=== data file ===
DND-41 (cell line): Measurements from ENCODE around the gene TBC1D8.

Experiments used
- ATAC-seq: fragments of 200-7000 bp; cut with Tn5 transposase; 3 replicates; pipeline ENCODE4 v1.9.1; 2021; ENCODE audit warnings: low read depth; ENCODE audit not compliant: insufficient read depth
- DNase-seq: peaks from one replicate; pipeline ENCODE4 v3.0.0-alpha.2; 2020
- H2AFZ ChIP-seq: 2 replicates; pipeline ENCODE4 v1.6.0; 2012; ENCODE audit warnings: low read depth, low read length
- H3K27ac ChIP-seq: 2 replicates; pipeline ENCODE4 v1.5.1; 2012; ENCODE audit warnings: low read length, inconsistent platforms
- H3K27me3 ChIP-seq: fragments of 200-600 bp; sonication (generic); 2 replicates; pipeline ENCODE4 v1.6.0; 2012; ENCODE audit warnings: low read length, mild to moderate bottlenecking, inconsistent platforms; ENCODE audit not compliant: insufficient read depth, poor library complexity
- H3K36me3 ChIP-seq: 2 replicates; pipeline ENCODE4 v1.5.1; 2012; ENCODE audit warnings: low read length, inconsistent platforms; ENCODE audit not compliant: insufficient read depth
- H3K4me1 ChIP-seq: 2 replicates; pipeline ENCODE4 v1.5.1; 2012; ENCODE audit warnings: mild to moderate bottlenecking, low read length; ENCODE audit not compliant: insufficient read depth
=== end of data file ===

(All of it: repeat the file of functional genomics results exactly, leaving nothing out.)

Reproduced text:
DND-41 (cell line): Measurements from ENCODE around the gene TBC1D8.

Experiments used
- ATAC-seq: fragments of 200-7000 bp; cut with Tn5 transposase; 3 replicates; pipeline ENCODE4 v1.9.1; 2021; ENCODE audit warnings: low read depth; ENCODE audit not compliant: insufficient read depth
- DNase-seq: peaks from one replicate; pipeline ENCODE4 v3.0.0-alpha.2; 2020
- H2AFZ ChIP-seq: 2 replicates; pipeline ENCODE4 v1.6.0; 2012; ENCODE audit warnings: low read depth, low read length
- H3K27ac ChIP-seq: 2 replicates; pipeline ENCODE4 v1.5.1; 2012; ENCODE audit warnings: low read length, inconsistent platforms
- H3K27me3 ChIP-seq: fragments of 200-600 bp; sonication (generic); 2 replicates; pipeline ENCODE4 v1.6.0; 2012; ENCODE audit warnings: low read length, mild to moderate bottlenecking, inconsistent platforms; ENCODE audit not compliant: insufficient read depth, poor library complexity
- H3K36me3 ChIP-seq: 2 replicates; pipeline ENCODE4 v1.5.1; 2012; ENCODE audit warnings: low read length, inconsistent platforms; ENCODE audit not compliant: insufficient read depth
- H3K4me1 ChIP-seq: 2 replicates; pipeline ENCODE4 v1.5.1; 2012; ENCODE audit warnings: mild to moderate bottlenecking, low read length; ENCODE audit not compliant: insufficient read depth